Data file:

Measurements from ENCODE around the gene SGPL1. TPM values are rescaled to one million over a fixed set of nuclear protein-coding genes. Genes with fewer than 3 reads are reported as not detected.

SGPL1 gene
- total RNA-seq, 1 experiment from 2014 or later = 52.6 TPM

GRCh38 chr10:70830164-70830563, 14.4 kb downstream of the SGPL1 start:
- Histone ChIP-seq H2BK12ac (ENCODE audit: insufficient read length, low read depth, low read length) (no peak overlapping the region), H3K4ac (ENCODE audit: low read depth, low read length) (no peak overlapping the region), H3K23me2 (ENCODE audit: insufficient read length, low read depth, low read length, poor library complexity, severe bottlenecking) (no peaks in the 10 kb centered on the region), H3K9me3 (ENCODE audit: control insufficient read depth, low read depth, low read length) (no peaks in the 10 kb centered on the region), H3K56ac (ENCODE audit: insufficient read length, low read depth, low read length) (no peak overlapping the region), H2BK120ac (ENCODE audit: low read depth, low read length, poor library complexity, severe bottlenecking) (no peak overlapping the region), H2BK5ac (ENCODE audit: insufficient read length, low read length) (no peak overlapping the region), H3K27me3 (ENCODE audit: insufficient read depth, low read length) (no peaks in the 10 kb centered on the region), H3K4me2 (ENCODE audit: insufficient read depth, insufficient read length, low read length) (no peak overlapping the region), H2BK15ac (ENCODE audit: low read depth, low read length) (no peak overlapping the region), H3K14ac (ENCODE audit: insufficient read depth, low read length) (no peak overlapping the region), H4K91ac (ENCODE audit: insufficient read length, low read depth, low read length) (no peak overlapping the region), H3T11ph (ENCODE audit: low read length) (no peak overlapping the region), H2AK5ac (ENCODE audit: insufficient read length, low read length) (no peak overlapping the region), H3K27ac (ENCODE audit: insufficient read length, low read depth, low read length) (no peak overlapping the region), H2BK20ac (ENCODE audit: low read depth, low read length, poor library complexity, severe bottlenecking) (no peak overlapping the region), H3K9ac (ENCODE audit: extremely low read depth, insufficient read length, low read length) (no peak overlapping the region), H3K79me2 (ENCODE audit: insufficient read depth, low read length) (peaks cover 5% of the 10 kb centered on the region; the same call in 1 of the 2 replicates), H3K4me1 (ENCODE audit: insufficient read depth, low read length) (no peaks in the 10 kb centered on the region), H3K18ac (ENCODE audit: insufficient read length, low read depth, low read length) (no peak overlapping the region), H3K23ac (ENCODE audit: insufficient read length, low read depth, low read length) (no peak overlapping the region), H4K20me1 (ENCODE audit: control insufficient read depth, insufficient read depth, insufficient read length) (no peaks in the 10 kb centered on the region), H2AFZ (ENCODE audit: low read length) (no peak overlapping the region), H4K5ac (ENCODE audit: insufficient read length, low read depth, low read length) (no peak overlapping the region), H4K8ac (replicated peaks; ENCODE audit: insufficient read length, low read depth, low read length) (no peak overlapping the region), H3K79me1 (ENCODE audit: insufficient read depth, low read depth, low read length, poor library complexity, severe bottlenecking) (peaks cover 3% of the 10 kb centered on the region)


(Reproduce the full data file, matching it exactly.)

Measurements from ENCODE around the gene SGPL1. TPM values are rescaled to one million over a fixed set of nuclear protein-coding genes. Genes with fewer than 3 reads are reported as not detected.

SGPL1 gene
- total RNA-seq, 1 experiment from 2014 or later = 52.6 TPM

GRCh38 chr10:70830164-70830563, 14.4 kb downstream of the SGPL1 start:
- Histone ChIP-seq H2BK12ac (ENCODE audit: insufficient read length, low read depth, low read length) (no peak overlapping the region), H3K4ac (ENCODE audit: low read depth, low read length) (no peak overlapping the region), H3K23me2 (ENCODE audit: insufficient read length, low read depth, low read length, poor library complexity, severe bottlenecking) (no peaks in the 10 kb centered on the region), H3K9me3 (ENCODE audit: control insufficient read depth, low read depth, low read length) (no peaks in the 10 kb centered on the region), H3K56ac (ENCODE audit: insufficient read length, low read depth, low read length) (no peak overlapping the region), H2BK120ac (ENCODE audit: low read depth, low read length, poor library complexity, severe bottlenecking) (no peak overlapping the region), H2BK5ac (ENCODE audit: insufficient read length, low read length) (no peak overlapping the region), H3K27me3 (ENCODE audit: insufficient read depth, low read length) (no peaks in the 10 kb centered on the region), H3K4me2 (ENCODE audit: insufficient read depth, insufficient read length, low read length) (no peak overlapping the region), H2BK15ac (ENCODE audit: low read depth, low read length) (no peak overlapping the region), H3K14ac (ENCODE audit: insufficient read depth, low read length) (no peak overlapping the region), H4K91ac (ENCODE audit: insufficient read length, low read depth, low read length) (no peak overlapping the region), H3T11ph (ENCODE audit: low read length) (no peak overlapping the region), H2AK5ac (ENCODE audit: insufficient read length, low read length) (no peak overlapping the region), H3K27ac (ENCODE audit: insufficient read length, low read depth, low read length) (no peak overlapping the region), H2BK20ac (ENCODE audit: low read depth, low read length, poor library complexity, severe bottlenecking) (no peak overlapping the region), H3K9ac (ENCODE audit: extremely low read depth, insufficient read length, low read length) (no peak overlapping the region), H3K79me2 (ENCODE audit: insufficient read depth, low read length) (peaks cover 5% of the 10 kb centered on the region; the same call in 1 of the 2 replicates), H3K4me1 (ENCODE audit: insufficient read depth, low read length) (no peaks in the 10 kb centered on the region), H3K18ac (ENCODE audit: insufficient read length, low read depth, low read length) (no peak overlapping the region), H3K23ac (ENCODE audit: insufficient read length, low read depth, low read length) (no peak overlapping the region), H4K20me1 (ENCODE audit: control insufficient read depth, insufficient read depth, insufficient read length) (no peaks in the 10 kb centered on the region), H2AFZ (ENCODE audit: low read length) (no peak overlapping the region), H4K5ac (ENCODE audit: insufficient read length, low read depth, low read length) (no peak overlapping the region), H4K8ac (replicated peaks; ENCODE audit: insufficient read length, low read depth, low read length) (no peak overlapping the region), H3K79me1 (ENCODE audit: insufficient read depth, low read depth, low read length, poor library complexity, severe bottlenecking) (peaks cover 3% of the 10 kb centered on the region)